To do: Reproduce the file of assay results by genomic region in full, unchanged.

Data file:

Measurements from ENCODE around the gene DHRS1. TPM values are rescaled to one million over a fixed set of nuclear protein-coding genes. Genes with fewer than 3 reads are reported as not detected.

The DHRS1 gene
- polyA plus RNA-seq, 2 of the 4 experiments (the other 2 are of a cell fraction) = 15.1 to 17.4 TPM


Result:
Measurements from ENCODE around the gene DHRS1. TPM values are rescaled to one million over a fixed set of nuclear protein-coding genes. Genes with fewer than 3 reads are reported as not detected.

The DHRS1 gene
- polyA plus RNA-seq, 2 of the 4 experiments (the other 2 are of a cell fraction) = 15.1 to 17.4 TPM